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Running head: Construction of a Verbal Reasoning Instrument

 

 

 

 

 

 

 

The Construction and Evaluation of a Verbal Reasoning Instrument

Ingrid Campbell

The University of the West Indies, Mona


Abstract

 

Intelligence has mystified psychologist over the years and as such instrument to measure the concept as they see it have been extremely difficult to construct. Nevertheless in an attempt to construct an adequate verbal reasoning instrument this experiment was conducted. The instrument consisted of 30 items which were chose from a pool of over 300 items produced by 170 university level psychology students. It was then administered to these said students, in one hour sessions over the course of a week. The instrument proved to be relatively difficulty but extremely poor in distinguishing between groups in the study. Furthermore the testís reliability was not as high as desired but upon the removal of several problem items it increased considerably. These all suggest that while the instrument has some obstacles to overcome, a combination of improvement and further testing will make it an acceptable verbal reasoning instrument.


Results

††††††††††† To facilitate statistical analysis participantsí test scores were arranged in ascending numerical order, after which they were divided into 3 parts: a lower third, middle third and upper third. The lower and upper thirds, on which this analysis concentrates, yielded the results in Table 1.

 

Table 1.

Lower and Upper Thirds Score for the Items on the Test, along with the Corresponding Levels of Difficulty and Discrimination.

 

 

Q1

Q2

Q3

Q4

Q5

Q6

L

17

31

12

13

28

57

U

39

46

24

24

43

56

p

0.4912

0.6754

0.3158

0.3246

0.6228

0.9912

d

0.3860

0.2632

0.2130

0.1930

0.2632

-0.0175

 

Q7

Q8

Q9

Q10

Q11

Q12

L

15

20

38

36

10

7

U

33

35

57

57

27

13

p

0.4211

0.4825

0.8333

0.8158

0.3246

0.1754

d

0.3158

0.2632

0.3333

0.3684

0.2982

0.1053

 

 

Q13

Q14

Q15

Q16

Q17

Q18

L

50

46

28

3

26

41

U

56

55

30

19

26

55

p

0.9298

0.8860

0.5088

0.1930

0.4561

0.8421

d

0.1053

0.1579

0.0351

0.2807

0

0.2456

 

 

Q19

Q20

Q21

Q22

Q23

Q24

L

29

13

5

10

42

8

U

52

51

31

35

55

39

p

0.7105

0.5614

0.3158

0.3947

0.8509

0.4123

d

0.4035

0.6667

0.4561

0.4386

0.2280

0.5439

 

 

Q25

Q26

Q27

Q28

Q27

Q30

L

8

42

43

4

42

50

U

45

57

57

34

57

57

p

0.4649

0.8684

0.8772

0.3333

0.8654

0.9386

d

0.6491

0.2632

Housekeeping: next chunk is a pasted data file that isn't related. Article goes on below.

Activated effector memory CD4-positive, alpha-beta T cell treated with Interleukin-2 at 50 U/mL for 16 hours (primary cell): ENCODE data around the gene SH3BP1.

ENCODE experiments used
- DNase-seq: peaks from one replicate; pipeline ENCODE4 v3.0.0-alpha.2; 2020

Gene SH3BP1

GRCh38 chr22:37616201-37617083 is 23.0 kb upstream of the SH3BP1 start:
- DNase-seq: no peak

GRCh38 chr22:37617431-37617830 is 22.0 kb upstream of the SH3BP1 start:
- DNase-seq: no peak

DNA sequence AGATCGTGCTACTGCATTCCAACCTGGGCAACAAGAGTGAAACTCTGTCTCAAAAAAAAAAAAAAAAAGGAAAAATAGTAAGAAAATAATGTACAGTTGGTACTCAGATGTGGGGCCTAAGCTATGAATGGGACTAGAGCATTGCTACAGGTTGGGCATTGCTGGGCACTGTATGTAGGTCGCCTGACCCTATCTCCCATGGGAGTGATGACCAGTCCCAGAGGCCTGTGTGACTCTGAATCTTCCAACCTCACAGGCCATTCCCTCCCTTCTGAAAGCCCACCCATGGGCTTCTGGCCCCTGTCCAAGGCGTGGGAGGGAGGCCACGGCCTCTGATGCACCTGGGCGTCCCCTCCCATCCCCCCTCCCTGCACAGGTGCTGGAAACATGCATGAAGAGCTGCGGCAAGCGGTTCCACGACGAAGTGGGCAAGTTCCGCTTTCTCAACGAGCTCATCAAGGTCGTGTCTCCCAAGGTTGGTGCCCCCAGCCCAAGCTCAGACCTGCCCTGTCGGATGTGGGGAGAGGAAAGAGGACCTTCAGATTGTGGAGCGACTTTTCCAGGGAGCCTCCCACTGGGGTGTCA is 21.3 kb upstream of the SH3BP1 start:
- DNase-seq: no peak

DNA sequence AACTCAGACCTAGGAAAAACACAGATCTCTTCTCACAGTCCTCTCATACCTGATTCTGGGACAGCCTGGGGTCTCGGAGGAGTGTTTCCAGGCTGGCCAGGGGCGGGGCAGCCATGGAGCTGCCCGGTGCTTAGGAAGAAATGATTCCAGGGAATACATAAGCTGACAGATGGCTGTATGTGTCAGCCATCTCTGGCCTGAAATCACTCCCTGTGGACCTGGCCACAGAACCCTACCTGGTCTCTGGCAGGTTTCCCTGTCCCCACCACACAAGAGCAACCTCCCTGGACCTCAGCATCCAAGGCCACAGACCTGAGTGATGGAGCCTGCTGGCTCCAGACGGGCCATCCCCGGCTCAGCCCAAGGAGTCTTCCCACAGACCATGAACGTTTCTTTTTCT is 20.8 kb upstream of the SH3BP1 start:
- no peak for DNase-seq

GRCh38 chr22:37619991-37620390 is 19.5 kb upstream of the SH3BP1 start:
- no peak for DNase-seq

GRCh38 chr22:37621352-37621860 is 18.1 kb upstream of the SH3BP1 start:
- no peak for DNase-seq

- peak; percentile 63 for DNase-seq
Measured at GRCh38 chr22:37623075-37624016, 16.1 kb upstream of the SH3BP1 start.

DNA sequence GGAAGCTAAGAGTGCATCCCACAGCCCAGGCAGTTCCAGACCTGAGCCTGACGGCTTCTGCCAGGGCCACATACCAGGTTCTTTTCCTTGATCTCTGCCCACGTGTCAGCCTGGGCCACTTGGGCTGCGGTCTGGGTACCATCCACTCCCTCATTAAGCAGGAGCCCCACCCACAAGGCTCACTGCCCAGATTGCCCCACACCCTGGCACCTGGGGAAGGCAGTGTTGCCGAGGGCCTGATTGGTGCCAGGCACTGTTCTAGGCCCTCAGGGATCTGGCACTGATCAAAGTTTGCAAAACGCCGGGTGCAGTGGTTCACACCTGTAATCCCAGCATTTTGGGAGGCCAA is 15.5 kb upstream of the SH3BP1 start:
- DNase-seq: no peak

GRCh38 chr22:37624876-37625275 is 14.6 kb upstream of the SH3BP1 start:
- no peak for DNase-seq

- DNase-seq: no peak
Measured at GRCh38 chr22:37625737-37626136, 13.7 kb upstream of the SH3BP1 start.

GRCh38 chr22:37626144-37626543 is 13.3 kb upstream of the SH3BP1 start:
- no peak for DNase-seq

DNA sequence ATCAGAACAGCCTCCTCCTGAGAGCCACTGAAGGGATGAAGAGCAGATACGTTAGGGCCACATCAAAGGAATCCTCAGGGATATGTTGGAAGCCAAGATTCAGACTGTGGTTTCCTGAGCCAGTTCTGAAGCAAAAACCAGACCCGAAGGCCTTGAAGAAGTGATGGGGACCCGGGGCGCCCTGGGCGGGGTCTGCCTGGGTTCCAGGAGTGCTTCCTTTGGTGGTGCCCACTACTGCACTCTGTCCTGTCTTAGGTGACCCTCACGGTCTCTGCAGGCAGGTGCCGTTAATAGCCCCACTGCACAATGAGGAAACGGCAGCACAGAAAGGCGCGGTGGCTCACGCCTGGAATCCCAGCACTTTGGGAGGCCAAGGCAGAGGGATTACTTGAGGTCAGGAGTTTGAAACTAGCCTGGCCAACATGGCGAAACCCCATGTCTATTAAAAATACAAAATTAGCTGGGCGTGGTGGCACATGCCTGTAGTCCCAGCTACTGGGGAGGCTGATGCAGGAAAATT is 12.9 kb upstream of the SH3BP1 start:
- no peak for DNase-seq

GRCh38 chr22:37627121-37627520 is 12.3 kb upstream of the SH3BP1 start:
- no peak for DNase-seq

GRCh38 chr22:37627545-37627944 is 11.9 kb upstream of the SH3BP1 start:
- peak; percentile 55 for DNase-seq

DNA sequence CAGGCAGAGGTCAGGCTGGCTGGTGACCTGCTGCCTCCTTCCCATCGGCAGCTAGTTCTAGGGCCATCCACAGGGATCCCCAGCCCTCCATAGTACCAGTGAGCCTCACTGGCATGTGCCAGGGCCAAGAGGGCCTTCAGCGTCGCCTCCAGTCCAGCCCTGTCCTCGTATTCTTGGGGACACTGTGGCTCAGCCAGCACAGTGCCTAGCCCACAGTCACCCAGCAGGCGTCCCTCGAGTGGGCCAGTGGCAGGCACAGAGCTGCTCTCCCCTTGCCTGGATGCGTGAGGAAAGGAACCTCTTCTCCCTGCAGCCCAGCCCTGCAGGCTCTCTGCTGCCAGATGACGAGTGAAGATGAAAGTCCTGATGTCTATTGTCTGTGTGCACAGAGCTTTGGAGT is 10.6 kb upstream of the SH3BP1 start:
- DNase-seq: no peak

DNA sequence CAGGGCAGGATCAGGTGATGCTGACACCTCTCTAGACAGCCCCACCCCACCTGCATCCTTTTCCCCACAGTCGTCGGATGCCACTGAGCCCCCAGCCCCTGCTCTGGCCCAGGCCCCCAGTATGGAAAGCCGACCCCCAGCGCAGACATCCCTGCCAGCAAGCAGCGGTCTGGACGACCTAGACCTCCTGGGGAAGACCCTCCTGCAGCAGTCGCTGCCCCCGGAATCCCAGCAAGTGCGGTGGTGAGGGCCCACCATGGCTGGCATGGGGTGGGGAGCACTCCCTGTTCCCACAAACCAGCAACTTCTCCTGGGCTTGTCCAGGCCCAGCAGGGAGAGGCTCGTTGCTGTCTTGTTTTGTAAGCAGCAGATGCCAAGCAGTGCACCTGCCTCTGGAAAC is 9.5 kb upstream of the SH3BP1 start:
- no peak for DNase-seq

0.2456

0.5263

0.2632

0.1228

Note: ďLĒ, ďUĒ, ďpĒ and ďdĒ signify Lower third, Upper third, difficulty and discrimination respectively.

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Difficulty on each item was calculated by summing the scores of the two thirds then dividing it by their total populations. The tests had a mean difficulty of 0.60, within the accepted range of 0.3 to 0.7. While one item, Q16 was extremely difficult exhibiting a p score of 0.19, the majority of the items fell well with in the acceptable range with only a few exceptions (question 6, 9, 10, 13, 14, 18, 23, 29 and 30) that had p scores well over 0.8 indicating low levels of difficulty. Although the testís mean p score was to the upper end of the acceptable range, its level of difficulty was still satisfactory.

††††††††††† The distinction between the lower and upper groups on each item was calculated by dividing the score differential between the lower and upper groups by 57 (the populations in each group). The test had a mean discrimination of 0.28 falling well below the acceptable range of 0.7 to 1.0. Other than Q20 and Q25 which had d values of 0.67 and 0.64 respectively, the bulk of the items exhibited d values closer 0.0. One item, Q17, showed a d value of 0.0 as the two thirds had the same number of persons producing the correct answers. Another item, Q6, interestingly enough displayed a negative d value as the lower group had one person, than the upper group, who answering correctly. These figures indicate that the test did not do well in providing a significant distinction between the two thirds.

††††††††††† Upon running a Cronbachs Alpha test it was revealed that the instrument had a a score of 0.6977. Good reliability scores fall within a a range of 0.8 to 1.0, which indicates that all the items on the instrument were not measuring the same thing, hence its unreliability. As such we set about removing the items that were making the instrument unreliable in attempt to get instrument reliability as close to 0.8 as possible. Six items were removed and the results of this exercise are presented in Table 2.

 

Table 2.

Deleted Items Which Improve Instrument Reliability

# of Items

a

a if item deleted

Item to be deleted

30

0.6977

0.7144

Q17

29

0.7144

0.7280

Q15

28

0.7280

0.7350

Q4

27

0.7350

0.7418

Q3

26

0.7418

0.7479

Q12

25

0.7479

0.7528

Q2

24

0.7528